Supervisor candidates debate at forum

Published 7:44 pm Friday, August 2, 2019

Candidates for Warren County supervisor addressed two issues affecting the county’s future — education and economic development — at a Thursday night candidate forum.

Candidates for supervisor Districts 1 and 3 attended the forum sponsored by the Vicksburg Alumnae Chapter of Delta Sigma Theta Sorority Inc., Blacks in Government, and the NAACP. The forum was held Thursday at the Warren County Courthouse.

The forum was open to candidates who are involved in contested races in Tuesday’s party primary elections.

Email newsletter signup

Sign up for The Vicksburg Post's free newsletters

Check which newsletters you would like to receive
  • Vicksburg News: Sent daily at 5 am
  • Vicksburg Sports: Sent daily at 10 am
  • Vicksburg Living: Sent on 15th of each month

District 1 candidates Republicans Ed Herring and Bill Jeffers, and District 3 candidates Democrats Shawn Jackson, Supervisor Charles Selmon and James E. Stirgus Jr., responded to questions on holding the Vicksburg Warren School District accountable for its performance and their strategy for economic development.

The questions were the only two directed to the candidates. The education question was tied to a property tax increase for the school board approved by the supervisors in 2018. The school district has been criticized for its apparent poor state performance ratings.

The tax increase was requested by the school district for its debt service needs involving the $83 million general obligation bond county voters approved in March 2018 for facilities upgrades. The millage increase raised county millage from 103.06 mills to 106.85 mills.

Stirgus, a member of the school district’s Board of Trustees, said the accountability issue involved the state Department of Education, which he said sets achievement goals for school districts in August and then changes them at the end of the school year.

“That’s where the accountability should be,” he said. “It shouldn’t be with schools, it should be in Jackson with the Education Department.”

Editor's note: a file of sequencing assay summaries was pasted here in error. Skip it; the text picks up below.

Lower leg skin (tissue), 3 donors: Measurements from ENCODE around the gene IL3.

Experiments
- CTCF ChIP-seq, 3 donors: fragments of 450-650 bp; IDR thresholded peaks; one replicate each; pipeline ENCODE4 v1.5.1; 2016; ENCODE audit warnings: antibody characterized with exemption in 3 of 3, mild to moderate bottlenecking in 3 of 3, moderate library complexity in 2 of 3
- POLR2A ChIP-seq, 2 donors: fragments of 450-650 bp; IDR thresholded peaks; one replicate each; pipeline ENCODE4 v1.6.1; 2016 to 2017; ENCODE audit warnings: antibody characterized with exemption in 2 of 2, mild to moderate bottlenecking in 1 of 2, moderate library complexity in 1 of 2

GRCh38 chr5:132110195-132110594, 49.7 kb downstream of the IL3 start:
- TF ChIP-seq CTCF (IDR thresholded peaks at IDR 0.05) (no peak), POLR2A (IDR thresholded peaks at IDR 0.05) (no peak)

Selmon said the supervisors are required by law to increase the millage for the school district if the trustees request it.

He said he did not believe “pumping money into a school system is always the answer,” adding there are alternatives available, but did not name any.

Jackson said the county has to invest the resources to improve education. She said the boards should look where cuts can be made before approving tax increases.

Jeffers said the Vicksburg Warren School District “has the potential to be one of the best school systems in the state.” He outlined programs like “The Leader in Me” as ones that will improve the system as they progress to the upper grades.

Herring said the county has to attract more teachers, adding the county’s entire education system needs to be held accountable.

On economic development, Jackson and Jeffers feel the county needs new leadership willing to look ahead and work with industries.

“To bring new jobs to Warren County, you need to elect people with new skill sets. You need to elect people who have relationships locally, state and nationally,” Jackson said. “You attract jobs in business when you can negotiate with executives.”

Jeffers said business wants to come to the county, “But in order to get it here, we have to show we are forward thinking.

“We’re allowing older leaders, politicians, who will accept the ways of the old days,” he said.
Herring recommended partnerships with community colleges and tax incentives for companies.
“We need to find out what is keeping these companies back and attack those and resolve to attract those corporations,” he said.

Selmon and Stirgus promoted work force training.

Selmon said local programs that have prepared people for work accounted for 687 jobs in the community.

“We have spent over $500,000 on getting people ready for work,” he said.

Stirgus said the county’s school system provides the avenue to bring businesses in, and outlined the school district’s work force development programs to train students for careers.

“We’re creating jobs,” Stirgus said.

About John Surratt

John Surratt is a graduate of Louisiana State University with a degree in general studies. He has worked as an editor, reporter and photographer for newspapers in Louisiana, Mississippi and Alabama. He has been a member of The Vicksburg Post staff since 2011 and covers city government. He and his wife attend St. Paul Catholic Church and he is a member of the Port City Kiwanis Club.

email author More by John